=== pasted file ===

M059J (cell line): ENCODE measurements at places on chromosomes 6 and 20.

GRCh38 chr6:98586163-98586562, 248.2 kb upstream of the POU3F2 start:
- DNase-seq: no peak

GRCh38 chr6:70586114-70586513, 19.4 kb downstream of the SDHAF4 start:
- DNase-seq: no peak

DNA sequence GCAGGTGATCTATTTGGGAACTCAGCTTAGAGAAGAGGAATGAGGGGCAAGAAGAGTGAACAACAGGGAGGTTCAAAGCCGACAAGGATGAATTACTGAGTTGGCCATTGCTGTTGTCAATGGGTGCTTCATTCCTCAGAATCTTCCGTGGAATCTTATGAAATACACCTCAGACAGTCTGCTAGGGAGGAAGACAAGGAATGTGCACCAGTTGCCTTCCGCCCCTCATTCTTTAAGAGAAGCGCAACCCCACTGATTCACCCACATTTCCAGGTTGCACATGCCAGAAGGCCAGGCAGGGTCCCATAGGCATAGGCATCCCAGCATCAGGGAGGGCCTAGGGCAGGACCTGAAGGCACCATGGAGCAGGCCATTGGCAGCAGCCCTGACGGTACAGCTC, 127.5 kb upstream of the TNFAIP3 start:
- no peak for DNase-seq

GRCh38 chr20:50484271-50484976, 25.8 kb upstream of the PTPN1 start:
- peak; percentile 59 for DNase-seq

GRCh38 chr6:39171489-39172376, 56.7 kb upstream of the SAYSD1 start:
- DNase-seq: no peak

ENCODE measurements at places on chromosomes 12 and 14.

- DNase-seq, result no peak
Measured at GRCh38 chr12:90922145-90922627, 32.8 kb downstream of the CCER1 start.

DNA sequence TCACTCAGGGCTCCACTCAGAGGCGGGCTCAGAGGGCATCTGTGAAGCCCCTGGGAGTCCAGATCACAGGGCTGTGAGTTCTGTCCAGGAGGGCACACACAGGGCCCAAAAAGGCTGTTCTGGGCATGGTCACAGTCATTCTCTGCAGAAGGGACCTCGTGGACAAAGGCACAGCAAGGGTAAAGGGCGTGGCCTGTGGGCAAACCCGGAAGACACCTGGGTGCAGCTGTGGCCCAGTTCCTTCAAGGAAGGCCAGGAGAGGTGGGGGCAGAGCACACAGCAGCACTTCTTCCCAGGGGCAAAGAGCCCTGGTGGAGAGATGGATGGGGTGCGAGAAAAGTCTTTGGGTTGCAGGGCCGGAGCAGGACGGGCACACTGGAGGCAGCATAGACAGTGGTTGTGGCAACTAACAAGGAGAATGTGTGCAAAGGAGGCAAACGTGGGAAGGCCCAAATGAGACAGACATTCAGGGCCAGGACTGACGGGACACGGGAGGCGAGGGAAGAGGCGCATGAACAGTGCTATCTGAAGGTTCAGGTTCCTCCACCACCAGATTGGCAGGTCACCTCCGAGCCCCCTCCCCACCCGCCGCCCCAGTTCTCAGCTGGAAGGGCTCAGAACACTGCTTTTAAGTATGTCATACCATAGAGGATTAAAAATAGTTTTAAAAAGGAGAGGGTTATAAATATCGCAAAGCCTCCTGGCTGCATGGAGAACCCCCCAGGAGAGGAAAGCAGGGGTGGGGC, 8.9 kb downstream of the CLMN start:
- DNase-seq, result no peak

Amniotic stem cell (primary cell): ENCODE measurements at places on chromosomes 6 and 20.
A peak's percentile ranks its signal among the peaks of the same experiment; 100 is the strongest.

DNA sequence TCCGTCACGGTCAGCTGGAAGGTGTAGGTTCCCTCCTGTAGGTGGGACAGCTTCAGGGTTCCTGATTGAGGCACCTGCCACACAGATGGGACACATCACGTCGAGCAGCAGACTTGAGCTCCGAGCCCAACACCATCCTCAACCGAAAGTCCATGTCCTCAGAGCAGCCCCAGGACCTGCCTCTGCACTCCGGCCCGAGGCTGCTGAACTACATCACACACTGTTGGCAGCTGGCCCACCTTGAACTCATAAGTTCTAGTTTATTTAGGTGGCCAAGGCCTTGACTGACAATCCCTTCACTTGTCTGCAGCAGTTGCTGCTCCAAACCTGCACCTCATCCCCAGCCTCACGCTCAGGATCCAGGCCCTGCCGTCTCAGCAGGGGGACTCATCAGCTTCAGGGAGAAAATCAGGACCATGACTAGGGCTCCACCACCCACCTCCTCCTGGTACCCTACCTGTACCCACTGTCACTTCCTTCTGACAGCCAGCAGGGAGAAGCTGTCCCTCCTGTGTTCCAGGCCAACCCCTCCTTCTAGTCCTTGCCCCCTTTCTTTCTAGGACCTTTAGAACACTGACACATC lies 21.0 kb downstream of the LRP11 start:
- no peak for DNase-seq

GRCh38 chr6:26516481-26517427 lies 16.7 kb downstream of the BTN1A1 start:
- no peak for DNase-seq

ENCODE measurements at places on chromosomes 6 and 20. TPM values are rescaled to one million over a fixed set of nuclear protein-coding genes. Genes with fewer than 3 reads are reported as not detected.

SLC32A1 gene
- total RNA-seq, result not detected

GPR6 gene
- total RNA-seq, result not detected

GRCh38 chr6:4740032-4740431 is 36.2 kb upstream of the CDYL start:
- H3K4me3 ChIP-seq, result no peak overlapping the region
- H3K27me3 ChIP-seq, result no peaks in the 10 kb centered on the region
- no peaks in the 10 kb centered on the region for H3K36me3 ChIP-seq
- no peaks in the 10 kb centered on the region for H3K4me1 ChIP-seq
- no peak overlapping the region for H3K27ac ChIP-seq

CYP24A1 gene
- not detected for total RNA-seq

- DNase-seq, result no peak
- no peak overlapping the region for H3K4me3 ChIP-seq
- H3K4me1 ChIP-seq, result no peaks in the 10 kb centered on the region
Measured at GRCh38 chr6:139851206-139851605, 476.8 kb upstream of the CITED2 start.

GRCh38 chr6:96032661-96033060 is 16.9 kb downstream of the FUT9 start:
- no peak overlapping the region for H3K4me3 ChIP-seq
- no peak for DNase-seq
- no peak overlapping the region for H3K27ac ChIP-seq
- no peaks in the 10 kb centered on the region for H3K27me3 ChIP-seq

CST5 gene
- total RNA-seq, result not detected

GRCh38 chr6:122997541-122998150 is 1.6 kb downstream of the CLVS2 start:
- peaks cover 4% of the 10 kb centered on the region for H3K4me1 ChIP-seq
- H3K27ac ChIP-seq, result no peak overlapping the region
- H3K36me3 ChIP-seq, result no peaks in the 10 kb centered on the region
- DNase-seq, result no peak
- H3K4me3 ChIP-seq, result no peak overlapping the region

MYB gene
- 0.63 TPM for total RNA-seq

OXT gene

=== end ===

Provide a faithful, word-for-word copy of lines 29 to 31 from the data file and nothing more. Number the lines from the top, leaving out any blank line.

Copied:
- H3K4me3 ChIP-seq, result no peak overlapping the region
- H3K27me3 ChIP-seq, result no peaks in the 10 kb centered on the region
- no peaks in the 10 kb centered on the region for H3K36me3 ChIP-seq